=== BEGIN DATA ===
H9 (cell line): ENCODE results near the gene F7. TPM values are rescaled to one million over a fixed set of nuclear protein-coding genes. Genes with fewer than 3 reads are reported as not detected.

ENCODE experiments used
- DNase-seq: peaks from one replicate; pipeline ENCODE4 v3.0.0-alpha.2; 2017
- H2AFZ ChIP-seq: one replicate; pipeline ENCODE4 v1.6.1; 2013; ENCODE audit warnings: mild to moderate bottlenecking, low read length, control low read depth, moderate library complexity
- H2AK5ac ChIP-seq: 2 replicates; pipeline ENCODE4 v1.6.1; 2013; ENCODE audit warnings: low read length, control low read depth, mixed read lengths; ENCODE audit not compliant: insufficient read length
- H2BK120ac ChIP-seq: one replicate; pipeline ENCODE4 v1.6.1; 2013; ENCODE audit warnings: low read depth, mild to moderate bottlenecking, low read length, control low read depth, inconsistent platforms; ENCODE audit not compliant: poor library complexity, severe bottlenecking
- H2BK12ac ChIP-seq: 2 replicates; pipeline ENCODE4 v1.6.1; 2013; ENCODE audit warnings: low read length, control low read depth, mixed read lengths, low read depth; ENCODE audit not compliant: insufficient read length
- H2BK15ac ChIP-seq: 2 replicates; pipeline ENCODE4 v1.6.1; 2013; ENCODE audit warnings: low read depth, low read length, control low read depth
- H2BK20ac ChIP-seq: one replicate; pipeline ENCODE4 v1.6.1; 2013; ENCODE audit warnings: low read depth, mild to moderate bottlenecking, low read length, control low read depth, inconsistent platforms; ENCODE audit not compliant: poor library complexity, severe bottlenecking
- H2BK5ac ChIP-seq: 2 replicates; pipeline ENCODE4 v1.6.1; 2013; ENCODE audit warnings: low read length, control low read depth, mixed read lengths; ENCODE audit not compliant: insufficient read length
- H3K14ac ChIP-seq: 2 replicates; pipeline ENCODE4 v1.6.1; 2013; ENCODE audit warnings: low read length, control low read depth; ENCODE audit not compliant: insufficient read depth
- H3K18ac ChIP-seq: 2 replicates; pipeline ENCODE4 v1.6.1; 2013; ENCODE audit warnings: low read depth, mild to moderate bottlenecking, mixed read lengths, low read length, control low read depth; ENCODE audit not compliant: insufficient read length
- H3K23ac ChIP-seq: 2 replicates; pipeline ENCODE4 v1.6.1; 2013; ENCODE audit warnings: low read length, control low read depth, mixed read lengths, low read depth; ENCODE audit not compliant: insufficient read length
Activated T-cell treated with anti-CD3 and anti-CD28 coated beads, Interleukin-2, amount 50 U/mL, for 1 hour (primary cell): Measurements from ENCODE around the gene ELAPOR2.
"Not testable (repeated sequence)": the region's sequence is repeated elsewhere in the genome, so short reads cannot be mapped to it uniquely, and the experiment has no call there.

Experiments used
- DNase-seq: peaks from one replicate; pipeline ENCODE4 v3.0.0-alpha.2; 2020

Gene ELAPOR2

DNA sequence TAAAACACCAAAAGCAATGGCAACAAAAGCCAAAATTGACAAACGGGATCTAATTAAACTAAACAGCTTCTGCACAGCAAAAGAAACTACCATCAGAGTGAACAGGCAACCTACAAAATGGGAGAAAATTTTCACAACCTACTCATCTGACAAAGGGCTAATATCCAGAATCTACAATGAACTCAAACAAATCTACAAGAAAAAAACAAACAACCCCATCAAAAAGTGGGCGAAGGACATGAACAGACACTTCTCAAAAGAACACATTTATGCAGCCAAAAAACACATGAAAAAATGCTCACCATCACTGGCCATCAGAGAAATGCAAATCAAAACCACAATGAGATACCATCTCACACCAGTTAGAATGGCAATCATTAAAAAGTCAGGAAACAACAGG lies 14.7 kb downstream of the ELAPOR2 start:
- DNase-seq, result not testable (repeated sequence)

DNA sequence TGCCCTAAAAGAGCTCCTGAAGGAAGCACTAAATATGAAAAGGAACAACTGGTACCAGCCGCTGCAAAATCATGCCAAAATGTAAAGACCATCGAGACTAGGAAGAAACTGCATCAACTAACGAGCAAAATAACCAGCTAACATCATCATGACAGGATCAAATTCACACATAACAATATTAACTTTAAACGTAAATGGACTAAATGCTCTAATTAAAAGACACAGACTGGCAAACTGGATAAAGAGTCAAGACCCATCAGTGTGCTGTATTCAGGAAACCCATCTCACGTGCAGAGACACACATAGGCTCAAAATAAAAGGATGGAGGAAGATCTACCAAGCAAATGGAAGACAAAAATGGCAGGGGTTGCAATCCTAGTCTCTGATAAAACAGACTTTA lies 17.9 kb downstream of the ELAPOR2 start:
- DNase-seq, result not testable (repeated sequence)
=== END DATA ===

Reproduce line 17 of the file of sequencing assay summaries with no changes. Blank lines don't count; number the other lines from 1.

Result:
- DNase-seq: peaks from one replicate; pipeline ENCODE4 v3.0.0-alpha.2; 2020